Thomas Telford - father of modern engineering
© Frank Boyle.
An exhibition begins next week which celebrates the achievements of Thomas Telford, arguably Scotland's greatest engineer.
'Telford: Father of Modern Engineering' opens at the Scottish National Portrait Gallery on Tuesday 2 October.
Organised jointly between the gallery and the National Library of Scotland, the exhibition is part of a series of events across the UK marking the 250th anniversary of Telford's birth. Among the items on display will be:
- Models and scientific instruments
- Paintings, drawings and manuscripts
- Contemporary images by German photographer Michael Reisch.
View larger image
From humble beginnings in Eskdale, Dumfriesshire, Telford rose to become a leading civil engineer. By the time he died in 1834, he had an international reputation. Most of his constructions are still in use today.
His legacy in Britain includes the Menai Suspension Bridge, the Caledonian Canal, and the country's longest aqueduct, at Pontcysyllte. He was also responsible for opening up the Scottish Highlands by building over 900 miles of roads and 1,200 bridges.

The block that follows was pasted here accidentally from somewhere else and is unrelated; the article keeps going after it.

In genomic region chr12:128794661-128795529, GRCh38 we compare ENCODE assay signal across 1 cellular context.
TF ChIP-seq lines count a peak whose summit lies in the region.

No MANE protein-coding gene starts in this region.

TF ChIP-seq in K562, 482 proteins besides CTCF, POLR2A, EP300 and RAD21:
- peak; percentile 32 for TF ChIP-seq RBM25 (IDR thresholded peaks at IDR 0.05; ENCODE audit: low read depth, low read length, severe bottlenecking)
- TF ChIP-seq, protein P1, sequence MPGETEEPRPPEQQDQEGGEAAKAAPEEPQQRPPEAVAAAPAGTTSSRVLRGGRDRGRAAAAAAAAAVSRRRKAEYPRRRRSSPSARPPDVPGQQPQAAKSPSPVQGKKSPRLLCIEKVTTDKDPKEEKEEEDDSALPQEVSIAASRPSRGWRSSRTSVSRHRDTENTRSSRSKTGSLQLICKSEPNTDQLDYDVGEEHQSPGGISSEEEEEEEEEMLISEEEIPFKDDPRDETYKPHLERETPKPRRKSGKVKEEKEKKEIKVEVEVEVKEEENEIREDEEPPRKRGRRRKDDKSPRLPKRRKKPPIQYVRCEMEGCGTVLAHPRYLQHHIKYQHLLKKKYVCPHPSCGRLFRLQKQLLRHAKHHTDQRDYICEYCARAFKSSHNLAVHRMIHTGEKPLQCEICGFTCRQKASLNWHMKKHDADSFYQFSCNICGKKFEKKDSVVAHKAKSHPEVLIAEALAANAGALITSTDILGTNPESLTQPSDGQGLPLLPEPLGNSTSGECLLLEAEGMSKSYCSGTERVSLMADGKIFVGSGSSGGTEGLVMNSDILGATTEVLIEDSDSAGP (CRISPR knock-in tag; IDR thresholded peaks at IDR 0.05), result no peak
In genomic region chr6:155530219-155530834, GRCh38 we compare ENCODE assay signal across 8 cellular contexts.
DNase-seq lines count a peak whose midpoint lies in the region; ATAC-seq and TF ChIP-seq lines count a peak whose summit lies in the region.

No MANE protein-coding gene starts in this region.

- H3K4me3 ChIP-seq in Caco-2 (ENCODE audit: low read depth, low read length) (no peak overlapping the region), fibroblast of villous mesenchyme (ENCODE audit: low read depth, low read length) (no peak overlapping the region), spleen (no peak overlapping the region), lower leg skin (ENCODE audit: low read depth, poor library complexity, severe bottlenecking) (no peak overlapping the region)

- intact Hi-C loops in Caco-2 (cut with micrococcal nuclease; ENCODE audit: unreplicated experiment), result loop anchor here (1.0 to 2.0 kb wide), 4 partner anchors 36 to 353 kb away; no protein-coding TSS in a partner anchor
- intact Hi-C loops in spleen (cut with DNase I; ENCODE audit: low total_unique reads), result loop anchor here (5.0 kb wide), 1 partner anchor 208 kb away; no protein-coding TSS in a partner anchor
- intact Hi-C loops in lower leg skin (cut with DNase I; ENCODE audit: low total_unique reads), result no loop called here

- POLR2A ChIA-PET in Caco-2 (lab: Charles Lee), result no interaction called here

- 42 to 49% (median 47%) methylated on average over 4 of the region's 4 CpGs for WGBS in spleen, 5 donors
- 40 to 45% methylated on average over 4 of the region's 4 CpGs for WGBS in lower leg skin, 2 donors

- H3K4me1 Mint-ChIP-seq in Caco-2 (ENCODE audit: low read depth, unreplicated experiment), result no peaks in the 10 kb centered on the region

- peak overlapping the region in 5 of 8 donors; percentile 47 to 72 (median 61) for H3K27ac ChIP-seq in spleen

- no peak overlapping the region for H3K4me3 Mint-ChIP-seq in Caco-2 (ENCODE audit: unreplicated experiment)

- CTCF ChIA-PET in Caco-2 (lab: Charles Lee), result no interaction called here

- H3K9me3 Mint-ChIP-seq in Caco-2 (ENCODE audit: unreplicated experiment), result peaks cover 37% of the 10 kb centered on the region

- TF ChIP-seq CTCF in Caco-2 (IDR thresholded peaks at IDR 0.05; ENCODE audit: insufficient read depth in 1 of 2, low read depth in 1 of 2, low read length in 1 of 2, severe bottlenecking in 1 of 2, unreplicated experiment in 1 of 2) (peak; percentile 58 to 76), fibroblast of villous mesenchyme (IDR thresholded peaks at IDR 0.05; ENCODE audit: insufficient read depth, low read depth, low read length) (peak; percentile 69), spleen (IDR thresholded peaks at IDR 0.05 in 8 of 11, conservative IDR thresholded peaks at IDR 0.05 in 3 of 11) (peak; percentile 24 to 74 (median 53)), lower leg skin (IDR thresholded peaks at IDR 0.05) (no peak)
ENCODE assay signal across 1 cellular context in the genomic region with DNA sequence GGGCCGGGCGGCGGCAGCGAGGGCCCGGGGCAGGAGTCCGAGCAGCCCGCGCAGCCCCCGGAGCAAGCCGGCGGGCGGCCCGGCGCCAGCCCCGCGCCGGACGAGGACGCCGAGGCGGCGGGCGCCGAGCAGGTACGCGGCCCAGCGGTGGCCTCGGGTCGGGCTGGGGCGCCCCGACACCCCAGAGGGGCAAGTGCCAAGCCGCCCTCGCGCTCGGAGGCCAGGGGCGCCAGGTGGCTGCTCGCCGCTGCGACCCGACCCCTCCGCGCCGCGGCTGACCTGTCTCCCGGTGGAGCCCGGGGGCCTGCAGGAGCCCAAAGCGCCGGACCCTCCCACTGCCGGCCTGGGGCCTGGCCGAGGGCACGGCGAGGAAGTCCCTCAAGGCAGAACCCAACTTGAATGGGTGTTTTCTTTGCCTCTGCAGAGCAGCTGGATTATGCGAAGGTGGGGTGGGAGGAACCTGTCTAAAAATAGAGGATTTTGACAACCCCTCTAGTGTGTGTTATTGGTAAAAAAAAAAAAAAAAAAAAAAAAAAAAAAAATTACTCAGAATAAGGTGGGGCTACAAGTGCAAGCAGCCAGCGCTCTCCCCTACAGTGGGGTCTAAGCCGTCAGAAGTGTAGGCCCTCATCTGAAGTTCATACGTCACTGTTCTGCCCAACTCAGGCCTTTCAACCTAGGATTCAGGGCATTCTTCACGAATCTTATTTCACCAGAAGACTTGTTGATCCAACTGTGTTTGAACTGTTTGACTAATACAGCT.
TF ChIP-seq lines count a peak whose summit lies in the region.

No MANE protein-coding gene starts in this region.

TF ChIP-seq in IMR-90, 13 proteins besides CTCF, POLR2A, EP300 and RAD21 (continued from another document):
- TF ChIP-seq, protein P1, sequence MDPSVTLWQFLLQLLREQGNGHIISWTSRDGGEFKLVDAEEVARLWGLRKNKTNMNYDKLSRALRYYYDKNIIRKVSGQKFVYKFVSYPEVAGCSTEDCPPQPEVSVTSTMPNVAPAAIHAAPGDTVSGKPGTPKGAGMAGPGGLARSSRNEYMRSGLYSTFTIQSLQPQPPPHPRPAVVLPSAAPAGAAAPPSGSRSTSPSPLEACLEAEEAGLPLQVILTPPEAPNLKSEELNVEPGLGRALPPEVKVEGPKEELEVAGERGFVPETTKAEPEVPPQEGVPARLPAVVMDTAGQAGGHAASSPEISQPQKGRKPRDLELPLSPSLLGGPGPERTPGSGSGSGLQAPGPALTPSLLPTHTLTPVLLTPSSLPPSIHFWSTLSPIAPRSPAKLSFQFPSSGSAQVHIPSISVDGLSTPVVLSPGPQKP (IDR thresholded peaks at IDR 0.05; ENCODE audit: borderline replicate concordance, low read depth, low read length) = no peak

The exhibition runs until Sunday 25 November. For further details, see our Telford exhibition page.
27 September 2007
Flood at George IV Bridge building
Accidental damage to a pipe caused a flood at the National Library of Scotland at 23.28 on Monday 10 September.
The incident involved damage to the Library's sprinkler system during refurbishment work being carried out in the front hall of the George IV Bridge Building. The flood was not due to a failure of the sprinkler system.
There is no major damage to the collections and any material that suffered water damage is now receiving conservation treatment.
There was some contained and superficial surface damage to a very small percentage of items but the Library's emergency team responded immediately and, with the help of Lothian and Borders Fire and Rescue, cleared the water and safeguarded the collections.
The John Murray Archive was not damaged in any way.
Martyn Wade, National Librarian, said: 'We are fully assessing the impact of the incident but it appears that there is no long term or serious damage. We thank our staff and the Lothian and Borders Fire Brigade for their prompt and effective action.'
Special boxes manufactured by the Library are used to store and protect much of the collection items and these have proved very effective.
10 September 2007